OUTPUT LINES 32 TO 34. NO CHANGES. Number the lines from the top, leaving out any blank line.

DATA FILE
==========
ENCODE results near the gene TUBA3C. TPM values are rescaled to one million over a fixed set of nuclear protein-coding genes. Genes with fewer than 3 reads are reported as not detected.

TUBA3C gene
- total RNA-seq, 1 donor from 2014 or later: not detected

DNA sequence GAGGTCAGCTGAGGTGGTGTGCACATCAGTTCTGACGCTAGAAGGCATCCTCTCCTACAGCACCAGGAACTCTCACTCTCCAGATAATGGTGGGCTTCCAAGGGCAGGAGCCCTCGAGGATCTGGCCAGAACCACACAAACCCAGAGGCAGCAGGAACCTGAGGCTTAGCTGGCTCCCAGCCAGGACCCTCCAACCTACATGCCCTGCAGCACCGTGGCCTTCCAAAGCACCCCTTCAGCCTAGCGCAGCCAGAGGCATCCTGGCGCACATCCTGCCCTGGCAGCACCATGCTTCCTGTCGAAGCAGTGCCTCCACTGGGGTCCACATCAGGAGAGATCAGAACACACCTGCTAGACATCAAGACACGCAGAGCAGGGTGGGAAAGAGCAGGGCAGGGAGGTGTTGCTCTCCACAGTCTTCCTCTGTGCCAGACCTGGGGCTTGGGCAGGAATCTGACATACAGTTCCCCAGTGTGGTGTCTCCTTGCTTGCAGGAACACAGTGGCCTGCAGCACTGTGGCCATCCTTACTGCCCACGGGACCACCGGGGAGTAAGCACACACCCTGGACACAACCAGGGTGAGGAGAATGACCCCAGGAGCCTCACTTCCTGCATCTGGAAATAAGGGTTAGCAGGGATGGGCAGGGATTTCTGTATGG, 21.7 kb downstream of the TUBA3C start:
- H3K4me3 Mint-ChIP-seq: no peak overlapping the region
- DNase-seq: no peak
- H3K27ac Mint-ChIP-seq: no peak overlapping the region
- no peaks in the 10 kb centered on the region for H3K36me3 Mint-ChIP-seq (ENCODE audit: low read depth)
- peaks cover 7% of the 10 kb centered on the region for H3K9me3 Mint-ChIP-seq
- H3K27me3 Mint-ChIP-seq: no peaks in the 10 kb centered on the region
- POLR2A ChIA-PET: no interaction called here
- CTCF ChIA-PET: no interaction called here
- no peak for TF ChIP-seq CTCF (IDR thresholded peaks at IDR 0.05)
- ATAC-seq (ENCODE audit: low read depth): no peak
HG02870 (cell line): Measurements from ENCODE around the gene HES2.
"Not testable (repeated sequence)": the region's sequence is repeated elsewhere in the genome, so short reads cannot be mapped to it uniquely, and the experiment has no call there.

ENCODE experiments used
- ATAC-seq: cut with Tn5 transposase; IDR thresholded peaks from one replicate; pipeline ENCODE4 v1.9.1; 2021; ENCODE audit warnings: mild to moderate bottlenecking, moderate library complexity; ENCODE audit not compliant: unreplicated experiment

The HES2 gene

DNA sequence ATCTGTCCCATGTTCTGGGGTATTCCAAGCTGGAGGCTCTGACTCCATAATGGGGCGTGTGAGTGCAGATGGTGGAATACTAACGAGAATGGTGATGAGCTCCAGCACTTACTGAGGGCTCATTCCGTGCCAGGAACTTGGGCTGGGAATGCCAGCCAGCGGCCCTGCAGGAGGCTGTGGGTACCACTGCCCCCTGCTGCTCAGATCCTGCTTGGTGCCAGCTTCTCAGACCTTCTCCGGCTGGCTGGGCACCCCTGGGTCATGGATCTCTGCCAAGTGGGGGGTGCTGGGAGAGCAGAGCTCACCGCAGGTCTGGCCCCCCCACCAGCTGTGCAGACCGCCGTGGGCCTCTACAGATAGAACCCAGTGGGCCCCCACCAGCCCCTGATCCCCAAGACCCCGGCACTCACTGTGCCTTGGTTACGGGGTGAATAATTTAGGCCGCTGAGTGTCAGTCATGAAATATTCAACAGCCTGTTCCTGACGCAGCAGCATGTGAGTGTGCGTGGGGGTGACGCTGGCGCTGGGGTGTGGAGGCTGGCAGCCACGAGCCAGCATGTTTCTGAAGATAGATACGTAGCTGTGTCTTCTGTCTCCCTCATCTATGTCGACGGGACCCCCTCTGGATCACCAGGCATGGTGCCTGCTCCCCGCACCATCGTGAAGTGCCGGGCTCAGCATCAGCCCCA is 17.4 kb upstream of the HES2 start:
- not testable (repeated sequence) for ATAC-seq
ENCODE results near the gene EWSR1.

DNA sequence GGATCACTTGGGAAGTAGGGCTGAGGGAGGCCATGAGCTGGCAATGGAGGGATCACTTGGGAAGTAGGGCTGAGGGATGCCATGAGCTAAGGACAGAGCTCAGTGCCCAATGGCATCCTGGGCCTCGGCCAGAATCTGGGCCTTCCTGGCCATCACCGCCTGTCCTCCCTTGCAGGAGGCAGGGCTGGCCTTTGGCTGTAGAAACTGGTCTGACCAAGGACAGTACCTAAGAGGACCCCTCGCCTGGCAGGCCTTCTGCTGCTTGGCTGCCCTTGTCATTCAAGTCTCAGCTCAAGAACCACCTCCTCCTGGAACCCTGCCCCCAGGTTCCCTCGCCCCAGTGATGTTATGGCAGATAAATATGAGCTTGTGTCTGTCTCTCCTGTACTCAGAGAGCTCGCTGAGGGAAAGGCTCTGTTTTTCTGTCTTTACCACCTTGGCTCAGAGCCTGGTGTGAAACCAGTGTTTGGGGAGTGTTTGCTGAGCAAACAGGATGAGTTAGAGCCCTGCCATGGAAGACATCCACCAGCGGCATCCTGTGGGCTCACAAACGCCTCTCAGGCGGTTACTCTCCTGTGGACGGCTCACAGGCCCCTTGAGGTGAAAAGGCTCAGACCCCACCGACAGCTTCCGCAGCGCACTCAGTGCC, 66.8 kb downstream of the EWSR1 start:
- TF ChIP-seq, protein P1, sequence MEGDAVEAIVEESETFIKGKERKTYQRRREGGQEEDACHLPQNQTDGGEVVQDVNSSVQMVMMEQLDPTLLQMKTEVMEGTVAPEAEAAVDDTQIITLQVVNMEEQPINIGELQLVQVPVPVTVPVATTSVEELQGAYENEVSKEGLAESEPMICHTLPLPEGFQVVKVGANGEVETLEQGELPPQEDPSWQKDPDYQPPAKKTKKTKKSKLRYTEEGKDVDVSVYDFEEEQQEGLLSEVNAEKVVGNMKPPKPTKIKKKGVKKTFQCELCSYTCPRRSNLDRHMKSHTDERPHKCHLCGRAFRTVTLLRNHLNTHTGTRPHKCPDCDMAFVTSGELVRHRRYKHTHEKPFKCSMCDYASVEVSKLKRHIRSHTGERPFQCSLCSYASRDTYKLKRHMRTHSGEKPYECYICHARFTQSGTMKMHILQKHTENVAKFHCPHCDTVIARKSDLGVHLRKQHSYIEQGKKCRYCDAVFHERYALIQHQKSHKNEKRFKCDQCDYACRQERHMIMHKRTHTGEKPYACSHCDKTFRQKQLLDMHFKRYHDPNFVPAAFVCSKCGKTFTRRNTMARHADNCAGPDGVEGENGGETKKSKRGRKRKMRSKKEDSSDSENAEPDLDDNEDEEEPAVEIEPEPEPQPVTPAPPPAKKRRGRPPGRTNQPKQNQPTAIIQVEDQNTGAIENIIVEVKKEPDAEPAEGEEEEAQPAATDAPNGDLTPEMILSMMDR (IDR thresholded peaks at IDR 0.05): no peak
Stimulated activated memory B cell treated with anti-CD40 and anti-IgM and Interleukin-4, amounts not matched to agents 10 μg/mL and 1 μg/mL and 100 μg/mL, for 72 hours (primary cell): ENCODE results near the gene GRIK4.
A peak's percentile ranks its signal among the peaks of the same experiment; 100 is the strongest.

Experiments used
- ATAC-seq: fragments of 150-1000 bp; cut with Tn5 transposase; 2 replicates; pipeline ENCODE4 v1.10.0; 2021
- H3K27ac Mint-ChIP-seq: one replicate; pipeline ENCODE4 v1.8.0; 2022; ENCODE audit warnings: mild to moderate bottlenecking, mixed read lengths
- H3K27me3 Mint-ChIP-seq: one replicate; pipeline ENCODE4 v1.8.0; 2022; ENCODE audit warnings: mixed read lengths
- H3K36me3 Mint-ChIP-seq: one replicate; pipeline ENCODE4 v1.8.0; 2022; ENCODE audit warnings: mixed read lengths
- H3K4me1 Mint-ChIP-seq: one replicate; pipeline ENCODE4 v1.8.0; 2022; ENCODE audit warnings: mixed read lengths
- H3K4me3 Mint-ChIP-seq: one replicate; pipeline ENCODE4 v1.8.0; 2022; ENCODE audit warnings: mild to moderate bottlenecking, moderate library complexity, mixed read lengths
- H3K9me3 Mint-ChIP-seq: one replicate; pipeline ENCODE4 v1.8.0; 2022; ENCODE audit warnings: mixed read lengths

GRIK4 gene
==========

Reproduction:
- H3K4me1 Mint-ChIP-seq: one replicate; pipeline ENCODE4 v1.8.0; 2022; ENCODE audit warnings: mixed read lengths
- H3K4me3 Mint-ChIP-seq: one replicate; pipeline ENCODE4 v1.8.0; 2022; ENCODE audit warnings: mild to moderate bottlenecking, moderate library complexity, mixed read lengths
- H3K9me3 Mint-ChIP-seq: one replicate; pipeline ENCODE4 v1.8.0; 2022; ENCODE audit warnings: mixed read lengths